Since the publication of "Harry Potter and the Sorcerer's Stone" in 1998, the Harry Potter franchise has become a veritable phenomenon. It has produced seven books, eight movies, a theme park, a stage play and most recently, the spin-off film series "Fantastic Beasts and Where to Find Them." Countless fans have been touched and inspired by the magical world of the Harry Potter universe.

J. K. Rowling, the author of the original Harry Potter books, has always been very open with fans about her thoughts and feelings about her novels. At times, she has even gone so far as to apologize to readers for killing off certain characters. She has revealed several details about her vision of the world of Harry Potter that didn’t make it into the books or movies. One of these was thatAlbus Dumbledore, the headmaster of Hogwarts School of Witchcraft and Wizardry, was gay. The response to this revelation was mixed. Although a more diverse and realistic range of characters is commendable, many found it strange that Rowling announced it after all seven books and five of eight movies had already been released. Also, none of the Harry Potter books contain any actual evidence or even hints that Dumbledore was gay.

In 2013, Warner Bros. announced production on "Fantastic Beasts and Where to Find Them," which takes place before the events of the Harry Potter series. The film features a young Dumbledore as the protagonist. Fans speculated that Dumbledore may be openly portrayed as gay in this series — a theory that Rowling stoked by tweeting “As far as [Dumbledore’s] sexuality is concerned ... watch this space.”

However, this speculation was proven incorrect this past January when director David Yates told Entertainment Weekly that Dumbledore would “not explicitly” be gay in the upcoming Fantastic Beasts movie, "The Crimes of Grindelwald." “But I think all the fans are aware of [Dumbledore’s sexuality],” Yates went on to say.

Creatively, the choice to ignore or hide Dumbledore’s sexuality makes no sense. According to Rowling, Dumbledore had once been in love with Gellert Grindelwald, the dark wizard who serves as the antagonist in the Fantastic Beasts series. This speaks volumes about Dumbledore’s characterization and makes the relationship between the two men endlessly more complicated and interesting. A film without this unique complexity will be the same cliche battle of good versus evil that’s been done a million times before.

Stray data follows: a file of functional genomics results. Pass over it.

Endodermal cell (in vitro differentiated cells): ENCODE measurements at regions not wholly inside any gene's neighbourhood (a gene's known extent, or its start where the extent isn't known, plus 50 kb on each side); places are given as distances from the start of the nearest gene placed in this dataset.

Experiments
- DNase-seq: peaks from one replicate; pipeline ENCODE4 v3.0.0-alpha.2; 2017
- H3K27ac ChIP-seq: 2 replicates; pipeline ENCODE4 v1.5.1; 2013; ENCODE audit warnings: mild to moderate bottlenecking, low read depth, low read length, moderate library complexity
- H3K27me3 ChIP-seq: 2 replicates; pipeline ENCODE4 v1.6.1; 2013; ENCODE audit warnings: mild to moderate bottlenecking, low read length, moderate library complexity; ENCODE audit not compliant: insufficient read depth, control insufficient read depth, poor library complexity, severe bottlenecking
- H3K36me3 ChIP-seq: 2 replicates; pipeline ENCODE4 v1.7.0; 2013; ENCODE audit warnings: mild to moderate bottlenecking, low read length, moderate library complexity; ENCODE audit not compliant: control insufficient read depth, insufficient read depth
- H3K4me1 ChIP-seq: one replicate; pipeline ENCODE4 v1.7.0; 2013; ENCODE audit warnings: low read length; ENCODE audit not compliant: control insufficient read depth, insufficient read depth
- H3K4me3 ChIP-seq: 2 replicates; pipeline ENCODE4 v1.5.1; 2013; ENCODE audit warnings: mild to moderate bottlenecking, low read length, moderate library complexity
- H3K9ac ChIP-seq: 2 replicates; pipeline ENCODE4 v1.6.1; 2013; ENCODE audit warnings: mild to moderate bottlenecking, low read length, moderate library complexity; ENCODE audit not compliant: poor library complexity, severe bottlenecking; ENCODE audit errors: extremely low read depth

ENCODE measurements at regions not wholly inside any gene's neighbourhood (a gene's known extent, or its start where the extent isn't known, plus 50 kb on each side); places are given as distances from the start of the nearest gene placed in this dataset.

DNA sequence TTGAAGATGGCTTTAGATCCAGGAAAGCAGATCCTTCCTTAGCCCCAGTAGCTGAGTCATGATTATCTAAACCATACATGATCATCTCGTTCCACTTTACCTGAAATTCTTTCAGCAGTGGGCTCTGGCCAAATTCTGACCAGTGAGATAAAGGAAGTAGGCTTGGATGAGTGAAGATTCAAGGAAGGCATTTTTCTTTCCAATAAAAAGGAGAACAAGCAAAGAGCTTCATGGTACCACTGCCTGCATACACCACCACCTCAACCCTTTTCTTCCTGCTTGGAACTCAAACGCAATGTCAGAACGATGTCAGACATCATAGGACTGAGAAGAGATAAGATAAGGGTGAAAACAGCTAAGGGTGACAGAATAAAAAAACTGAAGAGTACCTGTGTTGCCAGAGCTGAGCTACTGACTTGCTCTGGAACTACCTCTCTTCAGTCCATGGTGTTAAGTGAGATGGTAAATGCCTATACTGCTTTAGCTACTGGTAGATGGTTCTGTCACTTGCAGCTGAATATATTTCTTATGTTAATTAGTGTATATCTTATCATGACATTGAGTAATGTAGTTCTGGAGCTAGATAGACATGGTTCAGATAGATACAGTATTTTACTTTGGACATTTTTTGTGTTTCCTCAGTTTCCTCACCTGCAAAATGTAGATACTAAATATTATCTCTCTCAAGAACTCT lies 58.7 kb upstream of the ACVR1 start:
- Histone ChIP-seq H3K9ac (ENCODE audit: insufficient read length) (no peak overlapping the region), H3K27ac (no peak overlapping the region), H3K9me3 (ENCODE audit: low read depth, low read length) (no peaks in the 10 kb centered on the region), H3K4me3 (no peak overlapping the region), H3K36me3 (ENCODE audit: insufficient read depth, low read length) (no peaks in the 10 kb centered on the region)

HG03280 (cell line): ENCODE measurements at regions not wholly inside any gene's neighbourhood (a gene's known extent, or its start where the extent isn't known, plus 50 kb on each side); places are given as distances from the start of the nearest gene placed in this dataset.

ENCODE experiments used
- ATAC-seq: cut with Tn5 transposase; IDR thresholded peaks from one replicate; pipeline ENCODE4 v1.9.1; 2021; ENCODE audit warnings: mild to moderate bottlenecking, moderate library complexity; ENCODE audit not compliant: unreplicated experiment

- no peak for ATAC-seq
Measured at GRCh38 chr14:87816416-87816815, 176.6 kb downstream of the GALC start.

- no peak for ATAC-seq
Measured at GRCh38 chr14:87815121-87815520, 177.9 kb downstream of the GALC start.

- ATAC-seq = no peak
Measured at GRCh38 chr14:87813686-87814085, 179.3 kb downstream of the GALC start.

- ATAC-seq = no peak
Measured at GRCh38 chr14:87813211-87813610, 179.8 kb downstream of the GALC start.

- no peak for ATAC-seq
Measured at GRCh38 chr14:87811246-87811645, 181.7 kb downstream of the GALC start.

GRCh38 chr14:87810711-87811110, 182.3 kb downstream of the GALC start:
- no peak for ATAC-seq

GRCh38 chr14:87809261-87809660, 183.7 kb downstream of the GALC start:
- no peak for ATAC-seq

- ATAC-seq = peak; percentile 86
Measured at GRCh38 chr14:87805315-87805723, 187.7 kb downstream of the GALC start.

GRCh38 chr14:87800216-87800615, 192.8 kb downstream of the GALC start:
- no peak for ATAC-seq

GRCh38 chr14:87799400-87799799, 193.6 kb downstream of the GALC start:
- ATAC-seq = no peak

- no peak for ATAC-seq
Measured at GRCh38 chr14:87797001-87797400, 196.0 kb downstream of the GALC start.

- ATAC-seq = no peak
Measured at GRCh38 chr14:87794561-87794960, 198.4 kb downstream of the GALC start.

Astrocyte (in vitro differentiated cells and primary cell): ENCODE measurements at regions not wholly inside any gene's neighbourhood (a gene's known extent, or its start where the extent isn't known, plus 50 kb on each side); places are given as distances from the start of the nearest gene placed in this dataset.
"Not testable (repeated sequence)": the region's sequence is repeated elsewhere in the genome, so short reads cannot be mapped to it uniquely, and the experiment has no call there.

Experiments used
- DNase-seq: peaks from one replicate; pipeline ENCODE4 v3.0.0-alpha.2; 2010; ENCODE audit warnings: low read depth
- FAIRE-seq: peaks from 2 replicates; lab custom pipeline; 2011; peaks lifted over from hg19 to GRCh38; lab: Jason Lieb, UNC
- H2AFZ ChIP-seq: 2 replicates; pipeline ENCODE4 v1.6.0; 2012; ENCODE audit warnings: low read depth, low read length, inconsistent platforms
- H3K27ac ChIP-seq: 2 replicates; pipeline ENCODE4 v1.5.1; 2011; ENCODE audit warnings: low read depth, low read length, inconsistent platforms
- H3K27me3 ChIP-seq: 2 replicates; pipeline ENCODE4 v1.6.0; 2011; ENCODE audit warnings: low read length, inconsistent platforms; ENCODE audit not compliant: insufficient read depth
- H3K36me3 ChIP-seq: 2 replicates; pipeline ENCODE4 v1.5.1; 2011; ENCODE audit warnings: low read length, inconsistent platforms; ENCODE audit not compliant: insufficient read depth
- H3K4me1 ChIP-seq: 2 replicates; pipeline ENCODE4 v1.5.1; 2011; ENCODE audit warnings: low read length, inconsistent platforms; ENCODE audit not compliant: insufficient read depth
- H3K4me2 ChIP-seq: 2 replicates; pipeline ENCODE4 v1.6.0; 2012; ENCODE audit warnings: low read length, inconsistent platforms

A film that includes Dumbledore's attraction to Grindelwald could explore a variety of themes — for example, how love can blind us even to truly horrible things, how we can still find ourselves attracted to those we love even when they let us down, and how standing up to the people we love is far more difficult than standing up to the people we hate. Why would any filmmaker leave this detail out?

The answer comes down to the myth that diversity hurts ticket sales. Given that racially diverse films tend to do significantly better at the box office, one would assume that film studios would be pushing for all kinds of diversity in their films. However, studios remain unwilling to risk alienating the tiny homophobic sliver of their audience that would still be uncomfortable seeing a movie featuring a gay character. Of course film executives need to consider their bottom line, but they should focus on actual box office statistics rather than relying on myths and stereotypes.

Furthermore, films, literature and all forms of pop culture have some amount of social responsibility to their audience. For content as deeply embedded in our culture as Harry Potter, that social responsibility is even greater. Part of that responsibility includes representing a diverse range of characters. Hollywood is still continually failing in that respect: according to GLAAD’s report on LGBTQ representation in film, only 23 of the 125 major films released in 2016 contained any lesbian, gay, bisexual, transgender or queer characters.

The media we consume shapes our view of the people and the world around us — when marginalized groups aren’t fairly represented, society treats them like stereotypes or as though they don’t even exist. Furthermore, it is psychologically important to see characters similar to yourself in media. More than half of LGBT teenagers report feeling unsafe at school and nearly one-third attempt suicide — imagine what it would mean for an LGBT teenager to see a movie where Dumbledore, a beloved and heroic character, is explicitly gay.

So when Yates says, “But I think all the fans are aware of [Dumbledore’s sexuality],” he is trying to have his representation cake and eat it too. That is, he wants to be seen as progressive and as an ally to the LGBTQ community without actually taking any risks or putting profits on the line. The same can be said for Rowling, who felt comfortable revealing Dumbledore’s sexuality only after all seven Harry Potter novels had been released to resounding success.

Diverse media representation is hugely important, but we’ll never get it unless people in the industries that create our media are willing to stick their necks out to do what’s right. We deserve more from Hollywood than constant devotion to myths about diversity’s effect on profit margins. We deserve a Dumbledore who is explicitly gay.